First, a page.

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‘Happier Than Ever’ by Billie Eilish Review: Growing Ups and Downs


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The teenage pop sensation’s second album presents a matured take on the trials of stardom, but falters in its musical style.

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Billie Eilish in July

Photo: Matt Winkelmeyer/Getty Images for Spotify

Billie Eilish’s 2019 debut album “When We All Fall Asleep, Where Do We Go?” was notable because of the singer’s age—she was 17 on its release date—and because of its massive streaming numbers and five Grammy wins. But it was also a mainstream smash of rare substance. Unlike so many teen-pop offerings from years past, it was formally daring. The combination of Ms. Eilish’s whispered vocals, delivered in clipped phrases that evinced her love of hip-hop, and the production by her musical partner and brother, Finneas—minimal yet forceful, often heavy on distorted bass—sounded like nothing else in the mainstream. Singing about adolescent woes with sly humor streaked with the macabre, Ms. Eilish appealed to preteens but also drew praise from rock elders such as Radiohead’s Thom Yorke and Foo Fighters’ Dave Grohl.

An eventful two years later—during which Ms. Eilish sang a James Bond theme (“No Time to Die”); became the subject of an intimate promotional documentary (“Billie Eilish: The World’s a Little Blurry”); and endured the downsides of being a star, including tabloid and social media scrutiny of her appearance and her dating life—she returns with her second LP, “Happier Than Ever” (Darkroom/Interscope), out now.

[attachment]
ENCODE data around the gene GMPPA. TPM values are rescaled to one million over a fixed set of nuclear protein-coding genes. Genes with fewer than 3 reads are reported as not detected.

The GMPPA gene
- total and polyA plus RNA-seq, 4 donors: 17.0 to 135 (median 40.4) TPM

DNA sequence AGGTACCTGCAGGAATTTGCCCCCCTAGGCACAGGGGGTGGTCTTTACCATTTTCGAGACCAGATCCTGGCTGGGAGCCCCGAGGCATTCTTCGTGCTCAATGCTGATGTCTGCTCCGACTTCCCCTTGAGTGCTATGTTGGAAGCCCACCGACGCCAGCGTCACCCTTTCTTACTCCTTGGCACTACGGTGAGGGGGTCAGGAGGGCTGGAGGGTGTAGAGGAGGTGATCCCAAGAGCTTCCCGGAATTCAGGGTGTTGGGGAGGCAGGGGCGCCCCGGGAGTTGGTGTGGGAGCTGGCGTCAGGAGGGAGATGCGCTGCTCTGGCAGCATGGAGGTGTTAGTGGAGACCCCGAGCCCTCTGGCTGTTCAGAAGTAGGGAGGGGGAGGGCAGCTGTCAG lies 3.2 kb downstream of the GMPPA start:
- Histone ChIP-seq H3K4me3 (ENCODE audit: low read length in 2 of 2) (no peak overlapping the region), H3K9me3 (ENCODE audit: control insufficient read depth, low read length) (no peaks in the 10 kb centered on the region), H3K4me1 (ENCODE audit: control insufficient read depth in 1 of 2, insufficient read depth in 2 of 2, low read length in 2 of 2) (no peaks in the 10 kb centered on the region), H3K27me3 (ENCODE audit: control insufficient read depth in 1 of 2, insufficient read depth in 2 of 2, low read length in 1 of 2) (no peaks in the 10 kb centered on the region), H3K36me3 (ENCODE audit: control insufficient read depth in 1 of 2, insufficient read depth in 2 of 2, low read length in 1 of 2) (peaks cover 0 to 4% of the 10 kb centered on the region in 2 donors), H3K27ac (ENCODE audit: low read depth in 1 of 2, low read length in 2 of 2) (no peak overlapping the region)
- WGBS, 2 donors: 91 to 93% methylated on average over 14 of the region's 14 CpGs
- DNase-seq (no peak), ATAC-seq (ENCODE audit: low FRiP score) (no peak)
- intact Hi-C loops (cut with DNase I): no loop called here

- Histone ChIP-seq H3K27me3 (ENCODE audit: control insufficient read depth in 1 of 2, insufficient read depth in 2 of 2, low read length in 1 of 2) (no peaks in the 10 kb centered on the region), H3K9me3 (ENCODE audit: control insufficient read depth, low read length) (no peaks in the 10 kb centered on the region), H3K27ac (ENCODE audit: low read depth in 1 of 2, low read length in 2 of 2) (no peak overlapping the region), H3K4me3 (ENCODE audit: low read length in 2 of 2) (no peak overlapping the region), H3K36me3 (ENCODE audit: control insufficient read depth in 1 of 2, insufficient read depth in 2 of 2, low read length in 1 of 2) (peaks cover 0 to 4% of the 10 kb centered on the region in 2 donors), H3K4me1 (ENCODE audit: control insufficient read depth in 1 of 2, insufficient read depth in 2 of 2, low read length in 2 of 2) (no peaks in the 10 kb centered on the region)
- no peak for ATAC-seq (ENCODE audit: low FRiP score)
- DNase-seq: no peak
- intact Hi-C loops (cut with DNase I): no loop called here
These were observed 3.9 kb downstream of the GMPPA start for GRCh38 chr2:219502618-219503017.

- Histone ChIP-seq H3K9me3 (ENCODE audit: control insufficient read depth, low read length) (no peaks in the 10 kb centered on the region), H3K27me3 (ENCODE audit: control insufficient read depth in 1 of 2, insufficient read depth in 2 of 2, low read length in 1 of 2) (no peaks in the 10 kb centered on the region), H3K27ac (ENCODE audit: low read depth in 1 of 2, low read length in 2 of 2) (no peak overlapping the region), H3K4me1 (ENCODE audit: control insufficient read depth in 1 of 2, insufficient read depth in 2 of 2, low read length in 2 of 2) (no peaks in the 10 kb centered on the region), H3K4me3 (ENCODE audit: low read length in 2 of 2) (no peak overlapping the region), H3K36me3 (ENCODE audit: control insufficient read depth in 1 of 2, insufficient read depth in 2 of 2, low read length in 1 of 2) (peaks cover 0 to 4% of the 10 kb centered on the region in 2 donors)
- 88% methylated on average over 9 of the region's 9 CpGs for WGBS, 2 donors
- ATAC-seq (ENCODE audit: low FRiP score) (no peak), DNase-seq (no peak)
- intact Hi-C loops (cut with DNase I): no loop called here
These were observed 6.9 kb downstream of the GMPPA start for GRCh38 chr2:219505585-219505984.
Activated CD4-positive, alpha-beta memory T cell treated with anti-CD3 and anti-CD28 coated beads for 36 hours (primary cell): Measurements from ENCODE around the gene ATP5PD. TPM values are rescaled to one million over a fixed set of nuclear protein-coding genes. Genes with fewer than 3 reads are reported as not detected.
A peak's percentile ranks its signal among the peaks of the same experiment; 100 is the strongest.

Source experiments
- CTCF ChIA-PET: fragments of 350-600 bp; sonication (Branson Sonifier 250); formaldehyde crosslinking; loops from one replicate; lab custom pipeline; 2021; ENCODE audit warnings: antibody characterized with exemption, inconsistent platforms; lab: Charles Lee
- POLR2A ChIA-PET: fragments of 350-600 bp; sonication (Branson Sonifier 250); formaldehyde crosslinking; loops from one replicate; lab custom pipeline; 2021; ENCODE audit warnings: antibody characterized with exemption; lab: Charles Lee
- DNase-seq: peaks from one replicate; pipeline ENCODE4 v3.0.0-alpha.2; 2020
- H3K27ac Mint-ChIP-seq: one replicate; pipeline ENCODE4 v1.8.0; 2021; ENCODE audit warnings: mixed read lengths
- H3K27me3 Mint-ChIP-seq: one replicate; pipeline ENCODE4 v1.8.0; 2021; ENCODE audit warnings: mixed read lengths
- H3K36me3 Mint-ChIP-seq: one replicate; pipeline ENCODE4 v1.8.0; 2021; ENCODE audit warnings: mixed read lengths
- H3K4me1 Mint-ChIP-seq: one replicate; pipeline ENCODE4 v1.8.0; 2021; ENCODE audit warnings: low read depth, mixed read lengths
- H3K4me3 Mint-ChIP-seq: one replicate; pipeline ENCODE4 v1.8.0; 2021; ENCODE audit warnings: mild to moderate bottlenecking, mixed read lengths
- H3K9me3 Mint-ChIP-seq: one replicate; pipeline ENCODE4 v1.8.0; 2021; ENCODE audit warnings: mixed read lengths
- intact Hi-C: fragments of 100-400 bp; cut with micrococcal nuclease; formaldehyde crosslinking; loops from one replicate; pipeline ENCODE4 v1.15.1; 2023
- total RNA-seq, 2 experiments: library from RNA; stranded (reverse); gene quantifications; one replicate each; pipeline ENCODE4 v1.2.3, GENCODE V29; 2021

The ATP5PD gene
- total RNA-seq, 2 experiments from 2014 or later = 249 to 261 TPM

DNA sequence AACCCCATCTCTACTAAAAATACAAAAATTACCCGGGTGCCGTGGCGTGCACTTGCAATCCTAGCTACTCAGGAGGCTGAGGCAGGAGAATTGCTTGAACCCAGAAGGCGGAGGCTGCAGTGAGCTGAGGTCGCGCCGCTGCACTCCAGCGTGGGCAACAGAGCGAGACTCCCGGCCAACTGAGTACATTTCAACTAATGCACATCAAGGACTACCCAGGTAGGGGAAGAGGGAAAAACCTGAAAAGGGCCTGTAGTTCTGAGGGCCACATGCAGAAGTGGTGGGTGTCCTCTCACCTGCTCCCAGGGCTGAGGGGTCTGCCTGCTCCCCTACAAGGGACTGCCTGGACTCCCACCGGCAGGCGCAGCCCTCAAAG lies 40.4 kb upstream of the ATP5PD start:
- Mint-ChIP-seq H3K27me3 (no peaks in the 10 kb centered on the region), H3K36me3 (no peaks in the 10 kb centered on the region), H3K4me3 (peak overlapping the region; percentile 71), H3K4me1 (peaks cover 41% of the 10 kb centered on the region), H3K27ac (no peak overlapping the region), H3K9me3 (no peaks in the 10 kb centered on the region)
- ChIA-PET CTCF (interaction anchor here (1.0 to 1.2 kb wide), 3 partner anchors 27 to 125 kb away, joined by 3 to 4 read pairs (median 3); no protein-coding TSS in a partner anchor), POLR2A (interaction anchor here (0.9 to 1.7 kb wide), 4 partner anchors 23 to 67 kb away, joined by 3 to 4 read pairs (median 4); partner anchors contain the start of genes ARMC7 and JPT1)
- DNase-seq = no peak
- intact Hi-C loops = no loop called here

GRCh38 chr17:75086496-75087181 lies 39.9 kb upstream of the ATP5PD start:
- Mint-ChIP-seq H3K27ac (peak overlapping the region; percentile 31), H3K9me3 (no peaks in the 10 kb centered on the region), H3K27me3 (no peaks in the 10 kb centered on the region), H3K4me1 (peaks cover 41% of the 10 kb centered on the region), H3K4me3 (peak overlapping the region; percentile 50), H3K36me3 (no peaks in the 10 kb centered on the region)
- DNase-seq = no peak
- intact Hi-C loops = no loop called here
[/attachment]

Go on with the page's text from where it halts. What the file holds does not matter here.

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Photo: Darkroom/Interscope Records/Associated Press

Given her music’s obsession with dark thoughts and her own stated struggle with depression, the title is at least partly ironic. Her styling for this album cycle finds Ms. Eilish morphing from a brooding teen with two-tone hair and baggy outfits into a sparkling vision of midcentury glamour. (She’s said that she chose loose-fitting clothes to avoid drawing attention to her body, and the first glimpse of her new look on the cover of Vogue, where she appeared clad in lingerie, led to a predictable firestorm on social media.) “For this one, I wanted the theme of old Hollywood and beautiful and classy,” she told NPR in a recent interview. 

The throwback style found on the record’s cover is present in a significant portion of the songs, on which the rhythmic propulsion of rap and dance music central to her debut is traded for jazz-inflected torch songs. Her first LP came across like the unusually articulate and often funny scribblings from a teenager’s notebook that conveyed the wonder, confusion and general angst that comes from living through that age. “Happier Than Ever” presents a more mature version of Bllie Eilish—it’s admirably riskier in some respects but with nowhere near the cumulative force of its predecessor.